• General Ripper: Admiral Iota. He's obsessed with the idea of a war against the Romulans, to the point that he has privately drawn up twenty different invasion plans... and is desperate for an excuse to try them out.
  • Her Heart Will Go On: Rare gender-swapped version: S'Talon is devastated by S'Tarleya's death, but resolves to continue serving the ideals of duty and honor which they shared.
  • Incurable Cough of Death: Averted — the myrruthesian plague tends to cause its victims to keel over suddenly, with little or no outward warning. It's implied that the victims themselves are usually aware that they're ill, although out of a sense of duty they often conceal it from those around them (the disease is only contagious in its early stages, so by the time they know they're infected, going into quarantine is pointless).
  • Insane Admiral: Admiral Iota again. At first he just seems overly paranoid about the Romulans' intentions, and other characters grudgingly admit that he may have a point. It's when he starts trying to order pre-emptive attacks without justification, deliberately ignores evidence telling him that he's wrong, and eventually seals himself in the auxiliary bridge and hijacks control of the Potemkin that his colleagues realize just how unhinged he is.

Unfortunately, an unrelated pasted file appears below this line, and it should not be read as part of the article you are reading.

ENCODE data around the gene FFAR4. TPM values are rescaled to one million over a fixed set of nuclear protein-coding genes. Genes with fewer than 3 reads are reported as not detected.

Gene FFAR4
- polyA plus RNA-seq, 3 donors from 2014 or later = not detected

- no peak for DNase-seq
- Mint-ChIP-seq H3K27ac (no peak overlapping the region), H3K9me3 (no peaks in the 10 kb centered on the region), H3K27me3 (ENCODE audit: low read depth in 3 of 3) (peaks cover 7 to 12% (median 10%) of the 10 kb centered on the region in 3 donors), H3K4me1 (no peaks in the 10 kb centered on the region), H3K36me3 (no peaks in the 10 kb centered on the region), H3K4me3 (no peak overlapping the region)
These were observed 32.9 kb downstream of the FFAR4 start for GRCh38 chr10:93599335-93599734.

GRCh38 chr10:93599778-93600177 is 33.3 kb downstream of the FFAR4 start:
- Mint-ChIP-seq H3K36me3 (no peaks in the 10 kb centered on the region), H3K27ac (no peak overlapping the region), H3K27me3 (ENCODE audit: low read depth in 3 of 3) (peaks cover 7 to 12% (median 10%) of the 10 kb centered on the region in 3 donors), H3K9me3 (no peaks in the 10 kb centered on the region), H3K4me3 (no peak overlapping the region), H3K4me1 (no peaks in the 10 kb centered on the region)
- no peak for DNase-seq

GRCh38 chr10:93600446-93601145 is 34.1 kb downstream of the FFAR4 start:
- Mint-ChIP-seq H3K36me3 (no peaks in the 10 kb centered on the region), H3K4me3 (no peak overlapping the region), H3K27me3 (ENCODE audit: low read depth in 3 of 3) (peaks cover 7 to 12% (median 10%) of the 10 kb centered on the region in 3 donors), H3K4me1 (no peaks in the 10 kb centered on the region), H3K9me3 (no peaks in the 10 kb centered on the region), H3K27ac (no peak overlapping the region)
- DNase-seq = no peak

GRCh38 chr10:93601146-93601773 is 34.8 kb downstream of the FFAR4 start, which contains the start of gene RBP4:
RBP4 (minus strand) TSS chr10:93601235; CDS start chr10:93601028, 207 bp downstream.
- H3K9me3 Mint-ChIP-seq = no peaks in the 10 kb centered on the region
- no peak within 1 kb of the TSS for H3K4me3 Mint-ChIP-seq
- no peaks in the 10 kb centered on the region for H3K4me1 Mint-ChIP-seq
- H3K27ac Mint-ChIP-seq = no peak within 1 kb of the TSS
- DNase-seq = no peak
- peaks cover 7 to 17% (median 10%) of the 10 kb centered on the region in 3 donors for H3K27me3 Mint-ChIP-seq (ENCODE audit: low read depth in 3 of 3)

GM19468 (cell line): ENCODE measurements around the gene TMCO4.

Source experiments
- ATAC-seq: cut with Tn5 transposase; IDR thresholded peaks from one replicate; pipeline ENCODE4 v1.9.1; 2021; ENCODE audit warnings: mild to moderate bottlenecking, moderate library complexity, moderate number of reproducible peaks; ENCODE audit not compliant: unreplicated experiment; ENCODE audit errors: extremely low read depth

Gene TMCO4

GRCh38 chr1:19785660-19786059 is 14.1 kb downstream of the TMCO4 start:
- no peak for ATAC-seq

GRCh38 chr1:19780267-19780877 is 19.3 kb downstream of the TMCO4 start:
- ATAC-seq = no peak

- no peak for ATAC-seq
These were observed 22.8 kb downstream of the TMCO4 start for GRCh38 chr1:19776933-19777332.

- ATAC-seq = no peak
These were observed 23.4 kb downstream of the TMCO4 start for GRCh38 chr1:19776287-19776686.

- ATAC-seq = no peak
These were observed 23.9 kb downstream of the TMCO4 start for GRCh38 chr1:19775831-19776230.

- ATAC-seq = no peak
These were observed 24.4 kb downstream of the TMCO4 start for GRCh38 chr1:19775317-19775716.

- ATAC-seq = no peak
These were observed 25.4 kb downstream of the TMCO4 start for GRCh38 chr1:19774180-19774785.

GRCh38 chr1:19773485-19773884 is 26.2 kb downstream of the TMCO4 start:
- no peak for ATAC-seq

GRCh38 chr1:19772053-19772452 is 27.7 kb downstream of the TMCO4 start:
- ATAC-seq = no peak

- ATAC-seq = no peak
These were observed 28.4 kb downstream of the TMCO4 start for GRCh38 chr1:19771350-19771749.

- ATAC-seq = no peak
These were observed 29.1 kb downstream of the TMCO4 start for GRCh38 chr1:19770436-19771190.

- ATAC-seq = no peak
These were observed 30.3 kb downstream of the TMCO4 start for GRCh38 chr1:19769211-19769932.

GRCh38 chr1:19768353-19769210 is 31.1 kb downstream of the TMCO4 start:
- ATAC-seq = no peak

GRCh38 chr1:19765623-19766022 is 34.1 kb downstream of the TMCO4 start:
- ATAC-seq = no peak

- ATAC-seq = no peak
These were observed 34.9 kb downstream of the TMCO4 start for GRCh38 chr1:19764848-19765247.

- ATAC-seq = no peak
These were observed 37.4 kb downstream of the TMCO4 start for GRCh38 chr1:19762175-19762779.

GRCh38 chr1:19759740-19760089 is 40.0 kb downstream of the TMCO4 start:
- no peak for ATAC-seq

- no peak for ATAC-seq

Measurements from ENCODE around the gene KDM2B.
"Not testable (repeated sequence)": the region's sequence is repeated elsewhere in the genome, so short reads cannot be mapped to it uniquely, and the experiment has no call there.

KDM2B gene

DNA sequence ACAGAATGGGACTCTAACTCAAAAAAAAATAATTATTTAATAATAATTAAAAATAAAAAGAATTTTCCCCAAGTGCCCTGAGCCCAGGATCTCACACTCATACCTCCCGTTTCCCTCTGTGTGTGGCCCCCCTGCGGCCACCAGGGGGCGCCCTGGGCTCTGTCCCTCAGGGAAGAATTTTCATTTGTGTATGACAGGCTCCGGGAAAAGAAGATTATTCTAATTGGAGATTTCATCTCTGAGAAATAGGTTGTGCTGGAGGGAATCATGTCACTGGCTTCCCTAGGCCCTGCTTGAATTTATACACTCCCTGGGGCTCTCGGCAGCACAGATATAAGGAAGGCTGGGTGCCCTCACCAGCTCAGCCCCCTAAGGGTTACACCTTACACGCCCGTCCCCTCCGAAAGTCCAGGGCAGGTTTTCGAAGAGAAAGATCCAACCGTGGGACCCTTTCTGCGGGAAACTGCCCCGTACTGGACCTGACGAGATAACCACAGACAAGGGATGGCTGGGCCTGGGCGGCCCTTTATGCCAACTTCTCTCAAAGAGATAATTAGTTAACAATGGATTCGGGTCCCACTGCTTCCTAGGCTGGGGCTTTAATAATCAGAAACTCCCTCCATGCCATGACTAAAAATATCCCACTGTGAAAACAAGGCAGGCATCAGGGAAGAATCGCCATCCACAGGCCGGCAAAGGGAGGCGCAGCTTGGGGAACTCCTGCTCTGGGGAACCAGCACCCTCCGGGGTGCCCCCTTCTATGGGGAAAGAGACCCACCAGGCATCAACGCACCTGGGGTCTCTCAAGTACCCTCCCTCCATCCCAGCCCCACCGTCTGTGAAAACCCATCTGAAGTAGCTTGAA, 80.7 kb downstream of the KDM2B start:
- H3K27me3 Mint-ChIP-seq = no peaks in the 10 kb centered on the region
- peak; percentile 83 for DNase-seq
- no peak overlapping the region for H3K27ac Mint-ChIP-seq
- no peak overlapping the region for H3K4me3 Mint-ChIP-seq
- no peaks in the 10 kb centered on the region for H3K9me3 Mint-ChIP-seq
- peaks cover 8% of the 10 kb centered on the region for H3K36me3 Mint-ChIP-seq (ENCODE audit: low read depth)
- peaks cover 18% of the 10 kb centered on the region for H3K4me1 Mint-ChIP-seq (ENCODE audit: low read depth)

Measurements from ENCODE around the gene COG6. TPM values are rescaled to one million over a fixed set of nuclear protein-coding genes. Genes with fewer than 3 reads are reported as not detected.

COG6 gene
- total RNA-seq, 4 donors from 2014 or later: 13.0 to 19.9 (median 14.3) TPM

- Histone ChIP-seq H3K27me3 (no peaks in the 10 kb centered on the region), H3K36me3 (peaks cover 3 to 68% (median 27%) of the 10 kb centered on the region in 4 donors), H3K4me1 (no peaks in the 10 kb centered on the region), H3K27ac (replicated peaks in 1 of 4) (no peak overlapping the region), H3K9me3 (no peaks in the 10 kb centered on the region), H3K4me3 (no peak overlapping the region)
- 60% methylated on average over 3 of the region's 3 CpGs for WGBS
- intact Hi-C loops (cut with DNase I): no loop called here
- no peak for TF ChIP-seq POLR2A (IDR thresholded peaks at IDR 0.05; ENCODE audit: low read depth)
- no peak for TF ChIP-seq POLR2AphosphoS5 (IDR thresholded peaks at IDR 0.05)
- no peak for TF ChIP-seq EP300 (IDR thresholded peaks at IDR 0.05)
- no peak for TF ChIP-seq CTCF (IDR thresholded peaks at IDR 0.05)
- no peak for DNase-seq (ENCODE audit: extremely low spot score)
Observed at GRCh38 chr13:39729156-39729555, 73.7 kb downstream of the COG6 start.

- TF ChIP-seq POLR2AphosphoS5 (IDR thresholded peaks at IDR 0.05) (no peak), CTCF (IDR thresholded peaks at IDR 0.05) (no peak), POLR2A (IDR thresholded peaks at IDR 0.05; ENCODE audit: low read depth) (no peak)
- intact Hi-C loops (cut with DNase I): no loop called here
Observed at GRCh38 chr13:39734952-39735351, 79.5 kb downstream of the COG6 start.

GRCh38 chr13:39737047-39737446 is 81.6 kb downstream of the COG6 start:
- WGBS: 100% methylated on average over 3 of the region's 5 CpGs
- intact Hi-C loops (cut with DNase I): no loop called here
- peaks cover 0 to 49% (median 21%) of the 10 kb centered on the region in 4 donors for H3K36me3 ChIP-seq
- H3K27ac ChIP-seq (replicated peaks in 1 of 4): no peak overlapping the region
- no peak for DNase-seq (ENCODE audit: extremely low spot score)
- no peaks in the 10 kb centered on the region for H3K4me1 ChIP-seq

• Love Revelation Epiphany: S'Talon, in response to S'Tarleya's Dying Declaration of Love.
  • The Plague: One of these drives the plot: a deadly plague is devastating the Romulan Empire, and the only cure is on a planet in Federation space.
  • Proud Warrior Race: Both the Romulans and the Canarans. Ironically, the Romulan culture and mindset depicted here are arguably quite close to how the Klingons ended up being portrayed from Star Trek: The Next Generation onward.
  • Reasonable Authority Figure: Commodore Yang to Kirk; Admiral Poppaelia to Iota and Garson. Unfortunately, they're both a long way away from the action when things start to go sideways...
  • Retired Badass: Tiercellus, former Supreme Commander of the Romulan fleet. He is admired and respected by the entire armed forces, which is one reason the Praetor decides to call him out of retirement.
  • Smug Snake: Livius, the Praetor's agent (and nephew). He has a vastly inflated opinion of his own abilities, and a reckless ambition which repeatedly leads him to exceed his orders. The Praetor himself is quite aware of this; he sends Livius along to spy on S'Talon at least partly in the hope that he'll get himself killed. He gets his wish.
  • Trailers Always Spoil: Both the existence of the plague and the Romulans' overall plan are major reveals that come quite late in the book. The back cover blurb spoils both of them in the very first sentence.
  • Two Lines, No Waiting: While the main plot involves the confrontation with the Romulans in its various aspects, there is a secondary plot around the Enterprise computer falling in love with Kirk, and causing increasing havok as its obsessions grows out of control. The primary plot also cycles between several settings and characters on both sides of the conflict.
  • Mood Whiplash: The secondary plot involving the Enterprise computer falling in love with Kirk is largely played for comedy. This contrasts rather jarringly with the high-tension primary plot, especially during the parts of the book where both are going on at once. Fortunately, the secondary plot is largely resolved before the main climax begins.